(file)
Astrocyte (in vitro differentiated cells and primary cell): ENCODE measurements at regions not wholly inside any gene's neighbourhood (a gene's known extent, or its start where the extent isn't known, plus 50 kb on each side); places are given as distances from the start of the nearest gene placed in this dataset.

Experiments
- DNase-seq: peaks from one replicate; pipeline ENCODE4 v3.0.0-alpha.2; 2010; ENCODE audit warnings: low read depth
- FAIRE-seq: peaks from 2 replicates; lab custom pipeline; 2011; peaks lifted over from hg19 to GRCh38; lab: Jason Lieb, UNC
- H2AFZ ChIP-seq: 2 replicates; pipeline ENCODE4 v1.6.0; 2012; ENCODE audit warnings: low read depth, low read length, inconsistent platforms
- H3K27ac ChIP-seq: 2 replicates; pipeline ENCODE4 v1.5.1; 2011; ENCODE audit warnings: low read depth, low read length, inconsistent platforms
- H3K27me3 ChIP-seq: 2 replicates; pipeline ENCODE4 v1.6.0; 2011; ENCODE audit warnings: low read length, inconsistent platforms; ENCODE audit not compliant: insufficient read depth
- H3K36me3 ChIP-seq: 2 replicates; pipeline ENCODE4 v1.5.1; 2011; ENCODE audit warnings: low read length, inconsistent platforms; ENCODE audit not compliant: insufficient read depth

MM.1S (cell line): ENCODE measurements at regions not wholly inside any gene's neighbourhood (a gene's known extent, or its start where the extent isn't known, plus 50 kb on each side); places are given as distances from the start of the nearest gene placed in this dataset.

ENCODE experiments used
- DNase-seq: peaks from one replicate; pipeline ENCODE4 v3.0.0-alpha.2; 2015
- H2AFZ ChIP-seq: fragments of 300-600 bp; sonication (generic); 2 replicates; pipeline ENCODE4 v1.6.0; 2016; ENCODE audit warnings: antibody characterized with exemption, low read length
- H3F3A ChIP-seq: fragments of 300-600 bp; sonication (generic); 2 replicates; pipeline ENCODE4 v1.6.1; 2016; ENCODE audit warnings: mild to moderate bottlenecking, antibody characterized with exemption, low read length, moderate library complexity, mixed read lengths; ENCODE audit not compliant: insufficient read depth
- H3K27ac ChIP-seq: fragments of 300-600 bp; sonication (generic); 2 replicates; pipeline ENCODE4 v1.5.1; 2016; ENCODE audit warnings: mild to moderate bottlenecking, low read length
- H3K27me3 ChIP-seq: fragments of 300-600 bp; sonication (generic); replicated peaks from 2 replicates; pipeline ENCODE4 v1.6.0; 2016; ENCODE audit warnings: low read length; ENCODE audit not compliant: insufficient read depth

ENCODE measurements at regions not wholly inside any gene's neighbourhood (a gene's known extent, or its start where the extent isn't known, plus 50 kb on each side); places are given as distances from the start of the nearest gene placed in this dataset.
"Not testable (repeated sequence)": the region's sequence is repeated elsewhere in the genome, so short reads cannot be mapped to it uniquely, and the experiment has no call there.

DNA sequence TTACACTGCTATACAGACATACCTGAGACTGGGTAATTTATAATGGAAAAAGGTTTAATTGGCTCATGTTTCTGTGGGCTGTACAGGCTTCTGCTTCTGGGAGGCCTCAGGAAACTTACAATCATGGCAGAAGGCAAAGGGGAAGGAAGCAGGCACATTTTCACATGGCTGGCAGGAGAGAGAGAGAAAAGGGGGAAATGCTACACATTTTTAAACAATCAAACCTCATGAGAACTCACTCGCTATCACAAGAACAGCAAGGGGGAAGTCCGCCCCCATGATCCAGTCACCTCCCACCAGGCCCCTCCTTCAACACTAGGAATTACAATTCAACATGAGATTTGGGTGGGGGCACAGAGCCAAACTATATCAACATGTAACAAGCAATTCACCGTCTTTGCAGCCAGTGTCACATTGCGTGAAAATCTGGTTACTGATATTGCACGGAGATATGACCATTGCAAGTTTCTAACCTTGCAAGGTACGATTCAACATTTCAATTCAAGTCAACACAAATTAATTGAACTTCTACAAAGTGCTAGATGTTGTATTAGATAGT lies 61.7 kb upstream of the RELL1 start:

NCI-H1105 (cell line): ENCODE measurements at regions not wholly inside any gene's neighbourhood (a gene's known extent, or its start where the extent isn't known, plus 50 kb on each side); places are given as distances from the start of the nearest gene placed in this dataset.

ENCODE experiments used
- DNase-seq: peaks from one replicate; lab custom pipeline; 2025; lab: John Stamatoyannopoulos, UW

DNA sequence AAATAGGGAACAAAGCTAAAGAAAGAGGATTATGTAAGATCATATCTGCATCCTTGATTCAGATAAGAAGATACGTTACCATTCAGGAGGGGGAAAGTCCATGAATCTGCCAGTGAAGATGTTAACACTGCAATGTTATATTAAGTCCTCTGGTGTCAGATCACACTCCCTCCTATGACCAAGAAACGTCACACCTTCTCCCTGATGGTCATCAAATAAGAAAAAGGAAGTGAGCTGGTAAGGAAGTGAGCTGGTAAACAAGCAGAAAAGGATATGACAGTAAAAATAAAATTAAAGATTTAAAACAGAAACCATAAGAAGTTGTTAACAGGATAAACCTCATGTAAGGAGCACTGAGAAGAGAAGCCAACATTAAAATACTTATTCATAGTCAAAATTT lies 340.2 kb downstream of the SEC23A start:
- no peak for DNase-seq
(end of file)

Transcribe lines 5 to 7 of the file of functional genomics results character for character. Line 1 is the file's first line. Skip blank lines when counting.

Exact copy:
- H2AFZ ChIP-seq: 2 replicates; pipeline ENCODE4 v1.6.0; 2012; ENCODE audit warnings: low read depth, low read length, inconsistent platforms
- H3K27ac ChIP-seq: 2 replicates; pipeline ENCODE4 v1.5.1; 2011; ENCODE audit warnings: low read depth, low read length, inconsistent platforms
- H3K27me3 ChIP-seq: 2 replicates; pipeline ENCODE4 v1.6.0; 2011; ENCODE audit warnings: low read length, inconsistent platforms; ENCODE audit not compliant: insufficient read depth